Please use this identifier to cite or link to this item: http://hdl.handle.net/2381/28006
Title: The Lectin Pathway of Complement Activation Is a Critical Component of the Innate Immune Response to Pneumococcal Infection
Authors: Ali, Youssif M.
Lynch, Nicholas J.
Haleem, Kashif S.
Fujita, Teizo
Endo, Yuichi
Hansen, Soren
Holmskov, Uffe
Takahashi, Kazue
Stahl, Gregory L.
Dudler, Thomas
Girija, Umakhanth V.
Wallis, Russell
Kadioglu, Aras
Stover, Cordula M.
Andrew, Peter W.
Schwaeble, Wilhelm J.
First Published: 5-Jul-2012
Publisher: Public Library of Science
Citation: PLoS Pathogens, 2012, 8 (7), e1002793 (11)
Abstract: The complement system plays a key role in host defense against pneumococcal infection. Three different pathways, the classical, alternative and lectin pathways, mediate complement activation. While there is limited information available on the roles of the classical and the alternative activation pathways of complement in fighting streptococcal infection, little is known about the role of the lectin pathway, mainly due to the lack of appropriate experimental models of lectin pathway deficiency. We have recently established a mouse strain deficient of the lectin pathway effector enzyme mannan-binding lectin associated serine protease-2 (MASP-2) and shown that this mouse strain is unable to form the lectin pathway specific C3 and C5 convertases. Here we report that MASP-2 deficient mice (which can still activate complement via the classical pathway and the alternative pathway) are highly susceptible to pneumococcal infection and fail to opsonize Streptococcus pneumoniae in the none-immune host. This defect in complement opsonisation severely compromises pathogen clearance in the lectin pathway deficient host. Using sera from mice and humans with defined complement deficiencies, we demonstrate that mouse ficolin A, human L-ficolin, and collectin 11 in both species, but not mannan-binding lectin (MBL), are the pattern recognition molecules that drive lectin pathway activation on the surface of S. pneumoniae. We further show that pneumococcal opsonisation via the lectin pathway can proceed in the absence of C4. This study corroborates the essential function of MASP-2 in the lectin pathway and highlights the importance of MBL-independent lectin pathway activation in the host defense against pneumococci.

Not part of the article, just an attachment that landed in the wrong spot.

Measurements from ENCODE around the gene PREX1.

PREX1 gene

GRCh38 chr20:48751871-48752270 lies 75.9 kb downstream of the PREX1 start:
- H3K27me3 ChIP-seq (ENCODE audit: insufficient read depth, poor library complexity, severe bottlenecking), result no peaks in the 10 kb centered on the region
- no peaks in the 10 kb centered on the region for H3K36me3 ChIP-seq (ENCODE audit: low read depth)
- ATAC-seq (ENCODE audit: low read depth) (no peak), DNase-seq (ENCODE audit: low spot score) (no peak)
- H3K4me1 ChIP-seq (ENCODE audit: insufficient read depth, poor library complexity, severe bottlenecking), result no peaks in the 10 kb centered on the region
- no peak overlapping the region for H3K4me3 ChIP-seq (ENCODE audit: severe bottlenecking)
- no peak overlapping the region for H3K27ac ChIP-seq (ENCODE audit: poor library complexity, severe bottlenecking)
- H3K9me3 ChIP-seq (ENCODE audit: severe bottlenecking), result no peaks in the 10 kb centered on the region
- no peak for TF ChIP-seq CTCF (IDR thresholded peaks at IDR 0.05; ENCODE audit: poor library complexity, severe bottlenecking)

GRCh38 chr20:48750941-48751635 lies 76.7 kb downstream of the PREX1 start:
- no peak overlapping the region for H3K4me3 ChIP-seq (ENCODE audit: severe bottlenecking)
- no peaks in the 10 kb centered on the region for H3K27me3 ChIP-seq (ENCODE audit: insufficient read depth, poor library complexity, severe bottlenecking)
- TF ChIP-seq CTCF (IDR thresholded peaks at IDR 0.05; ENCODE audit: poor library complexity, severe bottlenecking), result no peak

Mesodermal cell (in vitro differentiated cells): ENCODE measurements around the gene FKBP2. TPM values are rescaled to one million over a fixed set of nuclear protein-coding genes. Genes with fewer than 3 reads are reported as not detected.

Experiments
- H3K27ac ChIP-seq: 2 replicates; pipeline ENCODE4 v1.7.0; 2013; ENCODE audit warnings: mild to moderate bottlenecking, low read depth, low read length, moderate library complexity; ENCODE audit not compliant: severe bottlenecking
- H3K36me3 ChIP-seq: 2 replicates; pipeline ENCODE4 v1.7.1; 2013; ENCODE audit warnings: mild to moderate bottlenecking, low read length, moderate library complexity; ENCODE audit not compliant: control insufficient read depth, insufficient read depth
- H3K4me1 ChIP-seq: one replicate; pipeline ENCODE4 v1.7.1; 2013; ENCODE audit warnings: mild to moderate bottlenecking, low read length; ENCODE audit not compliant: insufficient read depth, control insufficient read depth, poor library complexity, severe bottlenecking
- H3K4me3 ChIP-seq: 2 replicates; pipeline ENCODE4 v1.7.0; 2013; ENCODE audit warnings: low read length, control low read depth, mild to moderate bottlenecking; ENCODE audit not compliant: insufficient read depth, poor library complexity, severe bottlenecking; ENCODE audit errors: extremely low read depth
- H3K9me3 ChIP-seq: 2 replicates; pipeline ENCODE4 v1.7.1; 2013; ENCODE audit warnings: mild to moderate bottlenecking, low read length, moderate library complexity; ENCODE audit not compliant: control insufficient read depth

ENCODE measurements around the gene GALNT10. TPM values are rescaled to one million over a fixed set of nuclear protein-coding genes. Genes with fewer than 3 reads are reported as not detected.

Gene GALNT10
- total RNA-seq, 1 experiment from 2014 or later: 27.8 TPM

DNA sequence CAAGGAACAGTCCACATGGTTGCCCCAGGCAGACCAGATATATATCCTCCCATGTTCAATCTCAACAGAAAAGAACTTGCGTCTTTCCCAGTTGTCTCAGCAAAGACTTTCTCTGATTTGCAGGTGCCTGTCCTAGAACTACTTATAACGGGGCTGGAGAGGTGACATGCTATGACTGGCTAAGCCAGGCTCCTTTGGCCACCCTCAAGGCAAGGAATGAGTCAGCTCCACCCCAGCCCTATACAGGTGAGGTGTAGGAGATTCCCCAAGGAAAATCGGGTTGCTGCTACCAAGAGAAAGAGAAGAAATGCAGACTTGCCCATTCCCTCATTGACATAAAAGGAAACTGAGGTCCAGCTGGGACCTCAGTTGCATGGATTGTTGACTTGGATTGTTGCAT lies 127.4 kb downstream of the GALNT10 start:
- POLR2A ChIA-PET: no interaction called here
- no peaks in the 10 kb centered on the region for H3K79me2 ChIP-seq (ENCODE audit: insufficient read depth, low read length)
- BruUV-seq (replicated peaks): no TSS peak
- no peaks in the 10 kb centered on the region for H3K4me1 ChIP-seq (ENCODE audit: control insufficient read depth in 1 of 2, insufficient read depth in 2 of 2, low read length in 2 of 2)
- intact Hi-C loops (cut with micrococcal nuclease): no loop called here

DOI Link: 10.1371/journal.ppat.1002793
ISSN: 1553-7366
eISSN: 1553-7374
Links: http://www.plospathogens.org/article/info%3Adoi%2F10.1371%2Fjournal.ppat.1002793
http://hdl.handle.net/2381/28006
Version: Publisher Version
Status: Peer-reviewed
Type: Journal Article
Rights: Copyright: © 2012 Ali et al. This is an open-access article distributed under the terms of the Creative Commons Attribution License, which permits unrestricted use, distribution, and reproduction in any medium, provided the original author and source are credited.
Appears in Collections:Published Articles, Dept. of Infection, Immunity and Inflammation

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